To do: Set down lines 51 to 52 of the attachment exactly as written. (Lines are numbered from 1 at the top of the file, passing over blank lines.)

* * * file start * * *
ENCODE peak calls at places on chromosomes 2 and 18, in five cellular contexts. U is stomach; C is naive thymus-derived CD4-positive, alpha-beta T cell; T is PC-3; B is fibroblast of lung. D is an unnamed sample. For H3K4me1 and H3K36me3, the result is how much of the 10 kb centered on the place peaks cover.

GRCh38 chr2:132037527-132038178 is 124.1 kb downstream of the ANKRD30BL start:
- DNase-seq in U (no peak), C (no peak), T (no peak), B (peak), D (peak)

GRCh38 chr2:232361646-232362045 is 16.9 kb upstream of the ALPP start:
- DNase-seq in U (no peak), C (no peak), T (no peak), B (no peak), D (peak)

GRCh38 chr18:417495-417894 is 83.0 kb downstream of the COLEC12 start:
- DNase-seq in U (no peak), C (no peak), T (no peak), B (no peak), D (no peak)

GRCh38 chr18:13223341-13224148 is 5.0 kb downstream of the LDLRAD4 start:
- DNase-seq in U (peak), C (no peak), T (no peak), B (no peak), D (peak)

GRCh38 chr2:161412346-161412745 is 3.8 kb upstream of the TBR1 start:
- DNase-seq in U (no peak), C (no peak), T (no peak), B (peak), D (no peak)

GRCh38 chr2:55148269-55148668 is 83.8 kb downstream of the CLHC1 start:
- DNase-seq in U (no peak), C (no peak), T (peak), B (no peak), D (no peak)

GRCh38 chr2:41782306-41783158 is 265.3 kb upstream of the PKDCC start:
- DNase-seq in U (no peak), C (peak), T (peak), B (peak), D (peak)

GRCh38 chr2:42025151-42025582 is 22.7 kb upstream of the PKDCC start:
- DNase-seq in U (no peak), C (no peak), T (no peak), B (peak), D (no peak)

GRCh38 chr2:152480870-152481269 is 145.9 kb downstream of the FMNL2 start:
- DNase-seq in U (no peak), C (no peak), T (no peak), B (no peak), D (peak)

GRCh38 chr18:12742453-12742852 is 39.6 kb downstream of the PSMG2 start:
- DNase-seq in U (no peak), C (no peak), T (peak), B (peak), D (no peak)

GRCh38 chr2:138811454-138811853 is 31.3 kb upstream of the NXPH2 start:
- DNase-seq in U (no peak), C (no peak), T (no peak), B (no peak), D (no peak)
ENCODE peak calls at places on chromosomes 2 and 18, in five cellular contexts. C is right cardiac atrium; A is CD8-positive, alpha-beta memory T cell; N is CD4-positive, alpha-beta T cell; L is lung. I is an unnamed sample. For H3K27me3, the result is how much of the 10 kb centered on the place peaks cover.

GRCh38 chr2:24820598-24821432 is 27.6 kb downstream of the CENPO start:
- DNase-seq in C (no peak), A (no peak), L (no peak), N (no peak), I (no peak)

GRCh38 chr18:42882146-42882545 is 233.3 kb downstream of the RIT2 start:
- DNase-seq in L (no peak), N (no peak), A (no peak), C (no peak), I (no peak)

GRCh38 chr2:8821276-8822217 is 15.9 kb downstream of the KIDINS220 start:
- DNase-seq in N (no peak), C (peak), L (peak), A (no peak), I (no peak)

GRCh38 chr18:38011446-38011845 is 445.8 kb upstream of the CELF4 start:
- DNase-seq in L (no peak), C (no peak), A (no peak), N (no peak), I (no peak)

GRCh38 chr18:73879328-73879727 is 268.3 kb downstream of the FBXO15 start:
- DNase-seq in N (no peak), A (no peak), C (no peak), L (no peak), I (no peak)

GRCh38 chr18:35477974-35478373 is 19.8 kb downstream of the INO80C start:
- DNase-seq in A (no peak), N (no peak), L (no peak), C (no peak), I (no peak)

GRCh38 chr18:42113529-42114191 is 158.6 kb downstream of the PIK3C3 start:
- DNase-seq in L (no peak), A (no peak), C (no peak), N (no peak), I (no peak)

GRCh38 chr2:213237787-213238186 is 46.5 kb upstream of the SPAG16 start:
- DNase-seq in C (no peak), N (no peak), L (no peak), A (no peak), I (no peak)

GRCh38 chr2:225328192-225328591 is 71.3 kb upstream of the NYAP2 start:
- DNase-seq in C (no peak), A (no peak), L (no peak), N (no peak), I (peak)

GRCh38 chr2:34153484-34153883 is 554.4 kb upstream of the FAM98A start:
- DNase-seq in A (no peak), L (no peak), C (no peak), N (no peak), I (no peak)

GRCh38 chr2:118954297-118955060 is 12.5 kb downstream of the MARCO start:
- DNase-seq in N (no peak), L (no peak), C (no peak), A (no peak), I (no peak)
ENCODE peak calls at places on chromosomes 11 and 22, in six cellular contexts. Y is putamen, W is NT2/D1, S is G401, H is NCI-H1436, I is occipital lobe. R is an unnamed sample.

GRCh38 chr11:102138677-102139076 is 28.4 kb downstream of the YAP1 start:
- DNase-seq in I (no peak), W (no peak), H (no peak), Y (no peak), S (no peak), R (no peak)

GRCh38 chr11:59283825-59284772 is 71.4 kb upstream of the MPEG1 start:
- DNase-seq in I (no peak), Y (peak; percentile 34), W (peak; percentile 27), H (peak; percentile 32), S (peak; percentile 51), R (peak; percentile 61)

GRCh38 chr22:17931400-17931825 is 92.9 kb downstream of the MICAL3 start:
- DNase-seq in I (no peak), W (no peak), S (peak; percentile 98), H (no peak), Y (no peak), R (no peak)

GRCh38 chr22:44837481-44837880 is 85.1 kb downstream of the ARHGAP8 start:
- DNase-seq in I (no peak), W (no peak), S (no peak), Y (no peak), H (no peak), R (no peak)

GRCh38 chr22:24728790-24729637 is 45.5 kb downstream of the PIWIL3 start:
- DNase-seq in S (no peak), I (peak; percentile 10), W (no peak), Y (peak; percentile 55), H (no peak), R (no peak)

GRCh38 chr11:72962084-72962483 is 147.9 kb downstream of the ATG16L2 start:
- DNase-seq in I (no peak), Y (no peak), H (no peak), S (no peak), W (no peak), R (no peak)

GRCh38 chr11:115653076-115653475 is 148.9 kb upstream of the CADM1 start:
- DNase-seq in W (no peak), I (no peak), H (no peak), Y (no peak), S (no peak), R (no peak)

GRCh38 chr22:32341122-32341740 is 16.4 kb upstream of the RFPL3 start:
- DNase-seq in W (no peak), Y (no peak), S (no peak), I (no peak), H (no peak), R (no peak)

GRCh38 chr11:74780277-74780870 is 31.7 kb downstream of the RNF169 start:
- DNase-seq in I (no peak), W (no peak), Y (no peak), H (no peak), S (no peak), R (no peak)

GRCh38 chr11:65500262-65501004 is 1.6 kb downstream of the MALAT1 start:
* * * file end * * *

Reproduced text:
- DNase-seq in I (no peak), Y (peak; percentile 34), W (peak; percentile 27), H (peak; percentile 32), S (peak; percentile 51), R (peak; percentile 61)

GRCh38 chr22:17931400-17931825 is 92.9 kb downstream of the MICAL3 start: